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David Friedman (Friedmann) was born in 1893 in Mährisch Ostrau, Austria (now Ostrava, Czech Republic). He moved to Berlin in 1911, where he studied T etching and lithography under Hermann Struck and was awarded a scholarship to study art with Lovis Corinth. During World War I, he served as an army artist between the years 1917 and 1918 in the Austrian Army, drawing battle scenes and painted portraits of generals and soldiers who had distinguished themselves in battle.
After returning to Berlin, Friedman had his first exhibition at the Akademie der Künste in the spring of 1919. He also published some of his works in the Jewish newspaper, Schlemiel. Friedman gained recognition for his artistic work that was published in various newspapers as well as exhibitions in the Berliner Secession and numerous galleries throughout Germany. His specialty was portraits drawn from real life. Besides politicians and dignitaries, Friedman produced portraits of celebrities, opera singers, actors, musicians, and sports stars. Some individuals of note that posed for him included Albert Einstein, Ramsay MacDonald and Yehudi Menuhin. He was also renowned for a series of lithographs, Portraits of Famous Chess Master) and The Chess Master Championship in Mährisch Ostrau, July 1923).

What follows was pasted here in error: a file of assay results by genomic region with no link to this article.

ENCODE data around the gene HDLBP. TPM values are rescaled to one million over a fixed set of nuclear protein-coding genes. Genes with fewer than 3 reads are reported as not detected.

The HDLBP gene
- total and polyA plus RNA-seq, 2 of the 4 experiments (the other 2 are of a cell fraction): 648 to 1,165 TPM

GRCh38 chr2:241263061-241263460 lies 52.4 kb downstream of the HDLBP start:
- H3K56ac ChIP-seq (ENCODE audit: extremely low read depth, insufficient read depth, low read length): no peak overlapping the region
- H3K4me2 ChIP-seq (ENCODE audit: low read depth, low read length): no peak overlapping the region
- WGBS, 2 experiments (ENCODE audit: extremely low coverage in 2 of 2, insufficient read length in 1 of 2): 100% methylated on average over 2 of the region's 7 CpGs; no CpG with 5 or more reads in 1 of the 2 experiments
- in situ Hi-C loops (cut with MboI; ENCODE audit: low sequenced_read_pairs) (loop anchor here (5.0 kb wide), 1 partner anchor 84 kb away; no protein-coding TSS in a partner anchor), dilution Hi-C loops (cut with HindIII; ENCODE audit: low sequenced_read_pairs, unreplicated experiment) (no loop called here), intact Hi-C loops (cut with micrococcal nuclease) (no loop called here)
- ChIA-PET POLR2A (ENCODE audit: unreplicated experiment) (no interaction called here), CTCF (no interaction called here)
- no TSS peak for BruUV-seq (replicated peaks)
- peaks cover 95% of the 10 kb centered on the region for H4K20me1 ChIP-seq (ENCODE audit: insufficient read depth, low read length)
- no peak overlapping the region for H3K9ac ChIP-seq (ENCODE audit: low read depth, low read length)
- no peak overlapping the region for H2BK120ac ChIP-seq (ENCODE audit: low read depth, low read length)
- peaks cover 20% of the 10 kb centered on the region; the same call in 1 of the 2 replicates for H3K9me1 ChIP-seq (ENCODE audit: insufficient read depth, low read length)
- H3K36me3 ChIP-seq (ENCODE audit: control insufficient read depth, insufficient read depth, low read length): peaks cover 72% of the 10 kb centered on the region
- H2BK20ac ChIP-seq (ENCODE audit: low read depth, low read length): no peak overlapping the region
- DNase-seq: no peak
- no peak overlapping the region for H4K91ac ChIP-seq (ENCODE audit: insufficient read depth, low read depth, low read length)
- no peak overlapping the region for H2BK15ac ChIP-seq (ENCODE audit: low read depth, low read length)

In December 1938, Friedman fled from the Nazis with his wife Mathilde and their infant daughter, Mirjam Helene, to Prague. In Prague, Friedman produced many portraits of prominent Jews and personalities, most of which was later in Prague, was later confiscated by the Gestapo.
The Friedman family was deported on October 16, 1941, to the Lodz Ghetto, in Poland, where Friedman was a contributor to the “Chronicle of the Lodz Ghetto 1941-1944", along with Oskar Rosenfeld and others. In August of 1944 he was deported to Auschwitz, after having been separated from his family. Neither his wife nor daughter survived. He was liberated towards the end of January 1945 at the age of fifty-one.
After the war, Friedman began a new series of work portraying what he had witnessed and experienced during his internment, translating his memories into over 100 individual works. They depict his experiences and scenes from the Holocaust, from his deportation from Prague, to his survival in the Lodz Ghetto and the subsequent Nazi death and labor camps. His series entitled Because They Were Jews! was the first art collection to be accepted by the United States Holocaust Memorial Museum in Washington D.C. Friedman also created works during his incarceration in the ghetto and at Auschwitz-Birkenau. These pieces were lost except for one drawn portrait found in the collections of the State Museum of Auschwitz-Birkenau.
In 1948, David Friedman married Hildegard Taussig, a survivor of Theresienstadt, Auschwitz-Birkenau, and Christianstadt. They went to Israel in 1949 settling in the U.S.in 1954 with their daughter Miriam. Friedman worked as a commercial artist with General Outdoor Advertising Company (GOA) furst in New York, before he was transferred to Chicago, and finally, to St. Louis. David Friedman continued to create and exhibit works of art throughout his life. He died in 1980 in St. Louis.
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Friedmann, David, 1893-1980: Sailboats, Leo Baeck Institute Art and Objects Collection, 2016.08.
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